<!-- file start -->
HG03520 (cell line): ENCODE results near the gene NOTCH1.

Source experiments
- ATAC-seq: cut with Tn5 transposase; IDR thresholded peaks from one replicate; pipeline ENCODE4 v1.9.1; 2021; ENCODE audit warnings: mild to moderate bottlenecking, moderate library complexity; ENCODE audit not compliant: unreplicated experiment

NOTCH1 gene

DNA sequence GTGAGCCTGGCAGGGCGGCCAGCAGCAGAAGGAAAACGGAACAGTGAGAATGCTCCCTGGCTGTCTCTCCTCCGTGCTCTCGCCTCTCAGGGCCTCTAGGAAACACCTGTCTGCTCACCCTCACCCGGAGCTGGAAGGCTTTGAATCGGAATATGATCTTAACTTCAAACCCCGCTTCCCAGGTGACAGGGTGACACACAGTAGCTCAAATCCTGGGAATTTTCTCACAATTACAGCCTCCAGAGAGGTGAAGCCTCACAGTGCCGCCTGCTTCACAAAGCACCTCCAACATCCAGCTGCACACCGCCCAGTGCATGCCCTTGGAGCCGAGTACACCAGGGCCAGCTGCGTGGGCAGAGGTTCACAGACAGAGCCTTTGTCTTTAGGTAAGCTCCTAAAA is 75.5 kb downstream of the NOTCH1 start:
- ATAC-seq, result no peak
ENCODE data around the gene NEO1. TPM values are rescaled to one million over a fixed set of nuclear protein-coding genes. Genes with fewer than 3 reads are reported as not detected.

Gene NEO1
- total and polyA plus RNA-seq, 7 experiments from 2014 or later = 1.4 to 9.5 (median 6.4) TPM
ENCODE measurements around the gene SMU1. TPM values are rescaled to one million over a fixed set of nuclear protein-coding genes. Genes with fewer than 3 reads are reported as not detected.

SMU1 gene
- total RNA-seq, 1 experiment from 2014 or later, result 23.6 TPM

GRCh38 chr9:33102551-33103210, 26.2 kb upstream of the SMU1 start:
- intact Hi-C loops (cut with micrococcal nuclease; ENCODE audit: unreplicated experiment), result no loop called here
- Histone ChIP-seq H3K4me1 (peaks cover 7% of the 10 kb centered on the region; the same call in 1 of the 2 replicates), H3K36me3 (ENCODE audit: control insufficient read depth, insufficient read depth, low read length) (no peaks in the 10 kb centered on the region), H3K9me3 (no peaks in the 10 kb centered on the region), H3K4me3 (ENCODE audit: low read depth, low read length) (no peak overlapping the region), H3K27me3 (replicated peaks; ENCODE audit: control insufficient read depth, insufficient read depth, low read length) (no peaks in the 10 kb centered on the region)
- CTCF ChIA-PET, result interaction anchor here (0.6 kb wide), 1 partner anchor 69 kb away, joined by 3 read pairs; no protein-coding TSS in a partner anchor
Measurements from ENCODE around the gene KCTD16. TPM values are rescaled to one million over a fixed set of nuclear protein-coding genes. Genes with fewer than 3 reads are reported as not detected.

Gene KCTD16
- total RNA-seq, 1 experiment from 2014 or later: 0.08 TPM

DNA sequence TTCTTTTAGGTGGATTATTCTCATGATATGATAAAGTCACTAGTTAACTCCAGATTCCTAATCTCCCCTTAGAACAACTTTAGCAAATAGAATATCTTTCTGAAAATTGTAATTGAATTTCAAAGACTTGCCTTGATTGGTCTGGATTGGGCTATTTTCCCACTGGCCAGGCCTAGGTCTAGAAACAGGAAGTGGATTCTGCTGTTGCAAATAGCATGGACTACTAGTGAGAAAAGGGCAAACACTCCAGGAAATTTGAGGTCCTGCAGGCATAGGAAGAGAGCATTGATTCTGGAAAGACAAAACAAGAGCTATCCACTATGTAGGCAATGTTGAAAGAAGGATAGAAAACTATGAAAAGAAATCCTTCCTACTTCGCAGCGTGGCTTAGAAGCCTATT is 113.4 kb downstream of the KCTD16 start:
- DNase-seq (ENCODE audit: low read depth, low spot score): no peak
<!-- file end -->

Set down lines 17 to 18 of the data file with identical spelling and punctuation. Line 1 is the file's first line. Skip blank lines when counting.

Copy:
Measurements from ENCODE around the gene KCTD16. TPM values are rescaled to one million over a fixed set of nuclear protein-coding genes. Genes with fewer than 3 reads are reported as not detected.

Gene KCTD16